My debut novel Other People’s Butterflies is being published next month *hyperventilates* and I’m looking for book lovers to read and review! If you would like to receive an ARC (Advanced Reader Copy) in exchange for an honest review of the book on your blog or other social media platform, please fill out this short form.
What is Other People’s Butterflies like?
My novel is a contemporary YA with an aromantic-asexual protagonist, so the most obvious comparison that springs to mind is Alice Oseman’s Loveless. However, I think the plot is more Harriet the Spy meets Gossip Girl. You may be interested in it if:
You enjoy contemporary YA.
You enjoy contemporary YA with some 1940s spy stuff smuggled inside it.
You are interested in books with LGBTQIA characters and themes.
You like books about friendship, self-discovery, and the messiness of growing up.
Why are reviews so important?
For a debut author – especially an indie author like me – reviews are priceless. They can build credibility and increase sales, and also provide valuable insight into what readers want. Since this is my first published novel (hopefully the first of many) it’s important to know what readers are enjoying and what I need to work on.
So, if you fancy helping out a debut author and think that Other People’s Butterflies might be your sort of book, please fill out this form to enjoy a sneaky peek before everyone else!
So, I’ve not had the best week. But to start things on a positive note, I’ve been in touch with Rose Sinclair from Art Over Chaos, and things are moving along with my YA contemporary novel, Other People’s Butterflies.
It’s with the editor, and we’re aiming for a June release date, which is (checks calendar) three months away!!! There’s still work to be done, of course, but it’s all very exciting and I’ll be keeping you updated.
A Very Bad Thing
I rarely post personal stuff on this blog, which doesn’t make a lot of sense because my writing is full of personal stuff. Last Thursday, I got an unexpected phone call telling me that one of my oldest and closest friends had died. She was a truly incredible person in so many ways. She was also 32 and planning a wedding, and I can’t quite get my head around it.
I wanted to post a poem to honour her, but none of mine are good enough so I’ve borrowed one from Carol Ann Duffy:
I want you and you are not here. I pause in this garden, breathing the colour thought is before language into still air. Even your name is a pale ghost and, though I exhale it again and again, it will not stay with me. Tonight I make you up, imagine you, your movements clearer than the words I have you say you said before.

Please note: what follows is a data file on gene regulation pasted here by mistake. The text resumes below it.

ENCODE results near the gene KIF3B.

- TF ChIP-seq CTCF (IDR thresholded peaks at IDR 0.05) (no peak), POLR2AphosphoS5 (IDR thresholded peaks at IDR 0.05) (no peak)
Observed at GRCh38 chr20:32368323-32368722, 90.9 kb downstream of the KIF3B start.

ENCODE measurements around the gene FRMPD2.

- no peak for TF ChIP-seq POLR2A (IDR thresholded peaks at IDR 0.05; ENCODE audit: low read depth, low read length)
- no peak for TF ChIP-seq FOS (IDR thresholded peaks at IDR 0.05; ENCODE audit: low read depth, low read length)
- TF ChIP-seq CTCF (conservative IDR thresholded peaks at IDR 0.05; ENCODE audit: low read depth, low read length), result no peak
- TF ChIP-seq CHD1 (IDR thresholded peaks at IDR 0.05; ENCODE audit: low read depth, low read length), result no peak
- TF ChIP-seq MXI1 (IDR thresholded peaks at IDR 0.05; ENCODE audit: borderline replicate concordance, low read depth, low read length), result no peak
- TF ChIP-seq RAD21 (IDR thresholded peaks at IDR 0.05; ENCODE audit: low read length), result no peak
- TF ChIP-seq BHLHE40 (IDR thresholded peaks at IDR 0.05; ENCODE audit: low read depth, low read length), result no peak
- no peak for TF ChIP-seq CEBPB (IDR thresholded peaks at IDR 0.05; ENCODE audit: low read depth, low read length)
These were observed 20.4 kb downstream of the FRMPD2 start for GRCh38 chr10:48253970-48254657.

Wherever you are now, inside my head you fix me with a look, standing here whilst cool late light dissolves into the earth. I have got your mouth wrong, but still it smiles. I hold you closer, miles away, inventing love, until the calls of nightjars interrupt and turn what was to come, was certain, into memory. The stars are filming us for no one.
Just a short post today to share two bits of good news. Firstly, my poem The Problem with Magic Shows has been published by Moment Poetry and is now available to buy. The sleeve for the poetry card is illustrated by the very talented Martina Egedová, and I feel like the neon colours and quirky imagery (that poor bunny!) really suit the tone of the poem as well as the content.
Secondly, my contributor’s copy of Common Bondshas arrived, hooray! I’m going to whizz through Little Women as fast as I can, then dive in.
Okay, I have an announcement to make. Those of you who follow me on Twitter may have already seen me flipping out about it but for those of you who don’t,
I’m getting a novel published hooray hooray hooray!
My YA Contemporary novel Other People’s Butterflies is going to be published by Art Over Chaos publishing in 2021, and will be available as both an ebook and an actual book, made of paper!
So, what is Other People’s Butterflies all about?
Seventeen-year-old Gwen Foster’s first kiss is a mistake for many reasons. Mostly because it costs her the friendship of her two best mates, Martine and Angie. Feeling lonely and bored without them, she becomes obsessed with an old spy novel and develops a very unethical hobby.
Spying on her classmates and collecting the gossip she unearths on her phone is fun at first, and might even help her understand all the romantic drama that’s mystified her since she was eleven. But things go south when her phone disappears and a mysterious social media presence called “MimiKnowsStuff” starts spilling everyone’s secrets.
Now Gwen must make the transition from amateur spy to amateur detective, figure out how to get her phone back and put a stop to Mimi’s mischief. As if that weren’t enough to deal with, her childhood friend Ethan has reappeared, and decided he wants to be “more than friends”.
In a nutshell, it’s Harriet the Spy meets Gossip Girl, with an aro-ace protagonist. I’ll post more info when I’m closer to publication, but any questions are welcome!